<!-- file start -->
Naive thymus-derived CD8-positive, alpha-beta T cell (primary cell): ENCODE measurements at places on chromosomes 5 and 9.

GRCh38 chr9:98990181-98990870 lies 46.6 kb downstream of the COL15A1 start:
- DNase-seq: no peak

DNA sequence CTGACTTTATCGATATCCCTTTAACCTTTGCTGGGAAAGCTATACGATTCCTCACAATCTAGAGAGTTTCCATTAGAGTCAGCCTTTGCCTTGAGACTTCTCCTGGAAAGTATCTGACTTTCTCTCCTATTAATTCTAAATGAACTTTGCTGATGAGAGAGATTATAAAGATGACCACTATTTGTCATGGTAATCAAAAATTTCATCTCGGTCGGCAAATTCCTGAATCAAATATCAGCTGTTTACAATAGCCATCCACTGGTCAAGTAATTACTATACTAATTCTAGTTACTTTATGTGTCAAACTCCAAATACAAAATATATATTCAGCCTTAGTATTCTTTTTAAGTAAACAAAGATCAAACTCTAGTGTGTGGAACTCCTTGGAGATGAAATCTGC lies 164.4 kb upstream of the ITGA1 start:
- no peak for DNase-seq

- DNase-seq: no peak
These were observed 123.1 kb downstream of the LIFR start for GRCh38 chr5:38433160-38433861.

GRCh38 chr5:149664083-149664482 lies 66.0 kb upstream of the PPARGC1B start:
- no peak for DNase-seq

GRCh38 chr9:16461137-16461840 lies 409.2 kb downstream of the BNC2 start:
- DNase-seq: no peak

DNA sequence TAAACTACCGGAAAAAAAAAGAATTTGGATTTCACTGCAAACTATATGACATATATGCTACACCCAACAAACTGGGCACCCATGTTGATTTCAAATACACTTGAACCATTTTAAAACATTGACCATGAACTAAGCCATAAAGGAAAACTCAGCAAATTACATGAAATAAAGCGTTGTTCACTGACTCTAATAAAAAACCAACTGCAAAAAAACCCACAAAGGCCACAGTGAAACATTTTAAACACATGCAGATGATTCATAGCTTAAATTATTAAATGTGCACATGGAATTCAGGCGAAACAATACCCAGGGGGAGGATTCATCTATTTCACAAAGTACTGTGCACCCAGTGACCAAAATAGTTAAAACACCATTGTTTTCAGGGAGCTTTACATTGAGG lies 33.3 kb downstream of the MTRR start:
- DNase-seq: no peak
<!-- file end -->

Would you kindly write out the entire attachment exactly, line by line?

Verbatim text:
Naive thymus-derived CD8-positive, alpha-beta T cell (primary cell): ENCODE measurements at places on chromosomes 5 and 9.

GRCh38 chr9:98990181-98990870 lies 46.6 kb downstream of the COL15A1 start:
- DNase-seq: no peak

DNA sequence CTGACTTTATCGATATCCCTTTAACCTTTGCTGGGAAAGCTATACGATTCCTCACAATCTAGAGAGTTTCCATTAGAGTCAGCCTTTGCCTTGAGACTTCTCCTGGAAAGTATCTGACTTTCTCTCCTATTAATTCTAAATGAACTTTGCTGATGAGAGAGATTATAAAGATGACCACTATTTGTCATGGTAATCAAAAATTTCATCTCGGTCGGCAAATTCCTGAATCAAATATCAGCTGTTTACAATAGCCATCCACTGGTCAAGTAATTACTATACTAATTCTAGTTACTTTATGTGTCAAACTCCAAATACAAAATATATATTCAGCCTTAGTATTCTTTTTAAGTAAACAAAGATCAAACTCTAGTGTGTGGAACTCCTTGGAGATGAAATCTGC lies 164.4 kb upstream of the ITGA1 start:
- no peak for DNase-seq

- DNase-seq: no peak
These were observed 123.1 kb downstream of the LIFR start for GRCh38 chr5:38433160-38433861.

GRCh38 chr5:149664083-149664482 lies 66.0 kb upstream of the PPARGC1B start:
- no peak for DNase-seq

GRCh38 chr9:16461137-16461840 lies 409.2 kb downstream of the BNC2 start:
- DNase-seq: no peak

DNA sequence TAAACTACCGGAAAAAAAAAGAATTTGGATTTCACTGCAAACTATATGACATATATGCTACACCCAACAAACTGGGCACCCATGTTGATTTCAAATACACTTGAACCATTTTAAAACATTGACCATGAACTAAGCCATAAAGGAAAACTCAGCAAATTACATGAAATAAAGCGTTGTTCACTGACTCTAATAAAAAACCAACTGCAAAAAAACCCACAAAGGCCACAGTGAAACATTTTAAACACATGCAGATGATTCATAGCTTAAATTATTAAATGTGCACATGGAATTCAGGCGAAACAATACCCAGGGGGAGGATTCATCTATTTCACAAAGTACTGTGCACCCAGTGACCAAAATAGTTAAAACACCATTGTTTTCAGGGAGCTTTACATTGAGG lies 33.3 kb downstream of the MTRR start:
- DNase-seq: no peak